HeLa cells transfected with PHD-YFP showed a plasma membrane staining, whereas GFP alone was distributed evenly throughout the cell (not shown). When PHD-YFP expressing cells were infected with EPEC, intensely fluorescent signals were observed at the sites of F-actin enrichment beneath adhering bacteria. This accumulation is identical to the one seen for the subunits of the annexin 2-p11 complex, which were visualized by expression of GFP- or YFP-tagged versions previously shown to be capable of complex formation (Zobiack et al., 2001) (Fig. 1). A similar recruitment of both annexin 2-p11 and PHD-YFP was seen when mutant EPEC, lacking a functional Tir protein [EPECtir– (SE896)] were used to infect HeLa cells (not shown). By contrast, bacteria deficient in secretion of all proteins requiring the type III secretion system, EPEC CVD452, failed to induce an accumulation of PHD-YFP or annexin 2-p11 and did not trigger any actin recruitment (not shown). The elevation of PtdIns(4,5)P2 levels at sites of EPEC attachment is possibly mediated through the enzymatic activity of PtdIns4P 5-kinase because transiently expressed, myc-tagged PtdIns4P 5-kinase was also present at the actin-rich EPEC attachment sites (Fig. 1).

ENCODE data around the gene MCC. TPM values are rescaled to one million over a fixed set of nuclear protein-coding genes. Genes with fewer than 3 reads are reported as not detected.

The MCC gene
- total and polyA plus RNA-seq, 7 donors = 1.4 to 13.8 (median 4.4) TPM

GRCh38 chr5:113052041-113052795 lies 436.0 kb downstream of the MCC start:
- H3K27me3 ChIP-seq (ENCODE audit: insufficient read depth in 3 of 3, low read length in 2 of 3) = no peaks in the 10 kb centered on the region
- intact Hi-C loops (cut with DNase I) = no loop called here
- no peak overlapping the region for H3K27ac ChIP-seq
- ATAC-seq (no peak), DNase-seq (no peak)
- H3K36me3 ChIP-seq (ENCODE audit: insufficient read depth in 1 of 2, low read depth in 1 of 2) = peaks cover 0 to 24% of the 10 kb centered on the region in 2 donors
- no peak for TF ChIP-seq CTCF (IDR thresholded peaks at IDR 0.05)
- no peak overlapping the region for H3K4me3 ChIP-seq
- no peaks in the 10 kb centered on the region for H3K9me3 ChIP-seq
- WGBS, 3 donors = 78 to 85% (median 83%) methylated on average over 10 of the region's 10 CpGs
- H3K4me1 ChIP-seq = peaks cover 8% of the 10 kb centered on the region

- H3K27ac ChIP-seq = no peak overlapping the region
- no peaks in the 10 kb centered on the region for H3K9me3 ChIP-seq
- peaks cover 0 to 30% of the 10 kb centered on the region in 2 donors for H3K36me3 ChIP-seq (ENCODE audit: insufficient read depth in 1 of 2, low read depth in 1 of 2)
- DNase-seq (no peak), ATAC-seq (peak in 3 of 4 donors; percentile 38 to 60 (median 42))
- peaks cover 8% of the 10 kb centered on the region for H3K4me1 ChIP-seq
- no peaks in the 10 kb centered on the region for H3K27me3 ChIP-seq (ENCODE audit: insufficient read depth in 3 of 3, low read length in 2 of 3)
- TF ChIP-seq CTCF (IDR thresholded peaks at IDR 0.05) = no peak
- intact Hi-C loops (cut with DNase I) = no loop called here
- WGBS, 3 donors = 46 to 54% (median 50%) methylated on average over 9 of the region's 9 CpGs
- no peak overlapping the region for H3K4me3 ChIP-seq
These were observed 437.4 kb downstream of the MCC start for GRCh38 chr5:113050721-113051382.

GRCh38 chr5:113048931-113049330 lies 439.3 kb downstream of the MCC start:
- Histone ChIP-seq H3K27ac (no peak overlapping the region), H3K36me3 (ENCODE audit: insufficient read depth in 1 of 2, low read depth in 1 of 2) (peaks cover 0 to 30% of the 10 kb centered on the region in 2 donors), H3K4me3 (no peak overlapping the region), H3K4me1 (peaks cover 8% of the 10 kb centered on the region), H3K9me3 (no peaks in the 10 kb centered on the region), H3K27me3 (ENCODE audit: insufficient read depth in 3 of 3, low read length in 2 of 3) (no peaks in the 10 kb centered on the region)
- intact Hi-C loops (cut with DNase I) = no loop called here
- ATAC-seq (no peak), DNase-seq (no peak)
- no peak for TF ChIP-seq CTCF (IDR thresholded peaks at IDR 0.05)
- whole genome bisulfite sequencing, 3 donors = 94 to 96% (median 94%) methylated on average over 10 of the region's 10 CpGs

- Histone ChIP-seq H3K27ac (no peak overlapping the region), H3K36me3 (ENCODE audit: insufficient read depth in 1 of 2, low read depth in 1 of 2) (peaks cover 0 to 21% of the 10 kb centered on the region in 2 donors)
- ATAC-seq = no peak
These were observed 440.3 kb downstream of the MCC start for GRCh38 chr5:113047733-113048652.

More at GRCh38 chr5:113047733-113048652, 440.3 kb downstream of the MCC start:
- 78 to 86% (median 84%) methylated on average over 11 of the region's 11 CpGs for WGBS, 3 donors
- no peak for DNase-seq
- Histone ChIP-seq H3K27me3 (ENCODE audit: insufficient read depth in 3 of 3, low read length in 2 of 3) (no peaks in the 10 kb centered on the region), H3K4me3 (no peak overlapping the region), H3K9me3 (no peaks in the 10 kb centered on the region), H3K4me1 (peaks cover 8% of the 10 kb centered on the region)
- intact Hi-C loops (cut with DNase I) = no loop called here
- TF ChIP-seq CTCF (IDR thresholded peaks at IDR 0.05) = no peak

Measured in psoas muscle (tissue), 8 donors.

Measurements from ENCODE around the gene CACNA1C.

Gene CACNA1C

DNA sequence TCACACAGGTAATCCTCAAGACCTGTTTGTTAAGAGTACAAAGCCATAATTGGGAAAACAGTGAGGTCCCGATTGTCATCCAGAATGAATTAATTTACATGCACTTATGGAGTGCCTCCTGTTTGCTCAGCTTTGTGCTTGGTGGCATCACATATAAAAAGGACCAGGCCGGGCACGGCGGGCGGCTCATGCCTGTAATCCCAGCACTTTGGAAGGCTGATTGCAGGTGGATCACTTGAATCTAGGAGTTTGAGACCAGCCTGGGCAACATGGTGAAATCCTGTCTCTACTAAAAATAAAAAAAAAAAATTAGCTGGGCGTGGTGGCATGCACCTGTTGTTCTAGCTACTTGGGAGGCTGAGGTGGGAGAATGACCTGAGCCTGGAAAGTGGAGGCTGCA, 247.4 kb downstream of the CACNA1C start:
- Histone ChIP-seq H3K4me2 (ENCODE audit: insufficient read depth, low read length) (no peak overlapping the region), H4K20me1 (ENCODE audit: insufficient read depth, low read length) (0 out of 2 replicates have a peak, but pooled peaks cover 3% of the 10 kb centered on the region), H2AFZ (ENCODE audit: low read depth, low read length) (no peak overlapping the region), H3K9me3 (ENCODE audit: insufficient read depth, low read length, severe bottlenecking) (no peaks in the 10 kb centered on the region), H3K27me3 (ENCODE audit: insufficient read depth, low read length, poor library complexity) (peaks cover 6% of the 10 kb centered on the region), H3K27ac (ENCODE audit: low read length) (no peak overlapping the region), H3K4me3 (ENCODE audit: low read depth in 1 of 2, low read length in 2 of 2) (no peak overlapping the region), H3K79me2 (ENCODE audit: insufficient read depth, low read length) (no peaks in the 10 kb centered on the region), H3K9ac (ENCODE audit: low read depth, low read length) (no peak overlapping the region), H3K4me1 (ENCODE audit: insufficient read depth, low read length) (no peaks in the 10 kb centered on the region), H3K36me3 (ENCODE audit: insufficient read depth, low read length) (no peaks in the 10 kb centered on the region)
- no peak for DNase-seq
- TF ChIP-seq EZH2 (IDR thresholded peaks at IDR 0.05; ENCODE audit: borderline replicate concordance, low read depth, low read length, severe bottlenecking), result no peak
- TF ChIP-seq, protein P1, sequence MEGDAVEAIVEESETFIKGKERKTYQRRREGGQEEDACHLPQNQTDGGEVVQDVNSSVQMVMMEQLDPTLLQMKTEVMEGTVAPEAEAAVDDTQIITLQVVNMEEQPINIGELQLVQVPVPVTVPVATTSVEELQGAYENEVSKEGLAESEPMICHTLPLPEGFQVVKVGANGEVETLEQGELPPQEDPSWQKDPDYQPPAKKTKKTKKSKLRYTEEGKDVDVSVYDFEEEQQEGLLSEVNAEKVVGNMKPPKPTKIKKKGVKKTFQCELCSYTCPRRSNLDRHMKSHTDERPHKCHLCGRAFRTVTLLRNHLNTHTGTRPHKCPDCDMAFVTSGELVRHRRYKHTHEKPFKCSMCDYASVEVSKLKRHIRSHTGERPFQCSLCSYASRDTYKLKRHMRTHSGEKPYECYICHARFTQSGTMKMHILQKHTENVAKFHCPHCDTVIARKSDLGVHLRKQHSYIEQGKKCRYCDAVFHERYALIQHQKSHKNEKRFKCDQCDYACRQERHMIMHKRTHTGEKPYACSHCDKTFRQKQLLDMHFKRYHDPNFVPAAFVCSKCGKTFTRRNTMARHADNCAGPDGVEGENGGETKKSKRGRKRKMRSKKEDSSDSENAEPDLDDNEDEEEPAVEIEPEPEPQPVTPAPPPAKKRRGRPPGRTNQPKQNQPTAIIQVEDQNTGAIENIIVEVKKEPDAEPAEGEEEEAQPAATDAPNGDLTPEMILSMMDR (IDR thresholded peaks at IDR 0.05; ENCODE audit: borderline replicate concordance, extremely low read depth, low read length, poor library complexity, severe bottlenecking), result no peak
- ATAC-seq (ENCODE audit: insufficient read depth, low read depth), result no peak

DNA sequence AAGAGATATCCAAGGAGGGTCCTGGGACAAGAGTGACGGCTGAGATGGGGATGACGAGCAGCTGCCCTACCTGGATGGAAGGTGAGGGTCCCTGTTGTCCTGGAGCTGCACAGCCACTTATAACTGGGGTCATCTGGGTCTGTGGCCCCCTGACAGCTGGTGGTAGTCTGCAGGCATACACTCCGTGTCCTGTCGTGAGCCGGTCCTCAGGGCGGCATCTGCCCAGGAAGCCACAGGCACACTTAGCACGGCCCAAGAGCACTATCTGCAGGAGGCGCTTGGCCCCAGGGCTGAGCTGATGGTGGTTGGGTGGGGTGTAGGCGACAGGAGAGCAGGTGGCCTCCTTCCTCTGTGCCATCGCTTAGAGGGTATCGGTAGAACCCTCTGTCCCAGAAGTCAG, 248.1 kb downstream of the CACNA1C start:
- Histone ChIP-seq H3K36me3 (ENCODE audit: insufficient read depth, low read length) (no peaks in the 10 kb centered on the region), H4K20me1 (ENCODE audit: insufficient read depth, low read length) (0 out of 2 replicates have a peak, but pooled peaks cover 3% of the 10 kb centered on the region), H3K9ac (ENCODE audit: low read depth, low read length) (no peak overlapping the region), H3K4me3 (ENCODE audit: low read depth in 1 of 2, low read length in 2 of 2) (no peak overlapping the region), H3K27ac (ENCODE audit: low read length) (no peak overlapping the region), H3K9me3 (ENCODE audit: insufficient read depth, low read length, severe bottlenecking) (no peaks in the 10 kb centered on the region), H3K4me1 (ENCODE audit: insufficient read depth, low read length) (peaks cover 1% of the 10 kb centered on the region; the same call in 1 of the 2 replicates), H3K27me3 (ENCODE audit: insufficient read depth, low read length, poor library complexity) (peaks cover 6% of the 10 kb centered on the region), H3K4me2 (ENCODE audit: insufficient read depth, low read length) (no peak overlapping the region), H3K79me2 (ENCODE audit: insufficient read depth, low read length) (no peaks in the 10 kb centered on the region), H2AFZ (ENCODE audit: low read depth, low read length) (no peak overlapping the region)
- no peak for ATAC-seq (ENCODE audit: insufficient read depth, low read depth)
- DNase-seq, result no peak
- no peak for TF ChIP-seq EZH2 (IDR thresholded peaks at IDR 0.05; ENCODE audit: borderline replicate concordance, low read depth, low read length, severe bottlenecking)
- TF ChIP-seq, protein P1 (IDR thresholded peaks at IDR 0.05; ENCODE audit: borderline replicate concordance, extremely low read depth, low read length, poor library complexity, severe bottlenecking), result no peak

To further correlate the heterotetrameric annexin 2-p11 complex with sites of PtdIns(4,5)P2 enrichment, we specifically manipulated the level of plasma membrane PtdIns(4,5)P2 through activation of Arf6, a GTPase involved in regulation of membrane trafficking (Chavrier and Goud, 1999; D'Souza-Schorey et al., 1995; Song et al., 1998). Arf6 mediates the recruitment and activation of PtdIns4P 5-kinase at sites of membrane ruffling, thereby locally elevating the PtdIns(4,5)P2 level (Honda et al., 1999; Skippen et al., 2002). First, we activated Arf6 by treating Arf6-transfected cells with aluminum fluoride (AlF) (Brown et al., 2001). Consistent with previous reports (Brown et al., 2001; Honda et al., 1999; Radhakrishna et al., 1996; Radhakrishna et al., 1999), the majority of AlF-treated cells displayed plasma membrane protrusions enriched in PtdIns(4,5)P2 as revealed by co-labeling with PHD-YFP (not shown). Annexin 2 showed a marked colocalization with Arf6 in these structures (Fig. 2A). Labeling with the membrane lipid dye CM-DiI confirmed that the enrichment of PHD-YFP and Arf6 as well as annexin 2 and p11 (not shown) at sites of membrane ruffling is not the result of a general increase in membrane thickness but reflects the specific and significant accumulation of PtdIns(4,5)P2 (Fig. 2A). Next, we expressed the GTP hydrolysis-resistant and therefore constitutively active Arf6 mutant Q67L, which also induces extensive membrane ruffling. Following longer expression times the mutant triggers the formation of PtdIns(4,5)P2-positive vacuoles, presumably resulting from pinocytic membrane internalisation (Honda et al., 1999) and the subsequent fusion of smaller vesicles into larger vacuoles (Brown et al., 2001). In most of the Arf6 Q67L expressing cells, aggregated vacuoles that differed in size and number but often were clustered on one side of the cell, were evident (Fig. 2B). As described previously (Brown et al., 2001), these vacuoles were coated with actin and strongly labeled for PHD-YFP (Fig. 2B). Significantly, and in line with the EPEC infection data, annexin 2 and p11 were both enriched on the PtdIns(4,5)P2-positive structures induced by active Arf6 (Fig. 2B).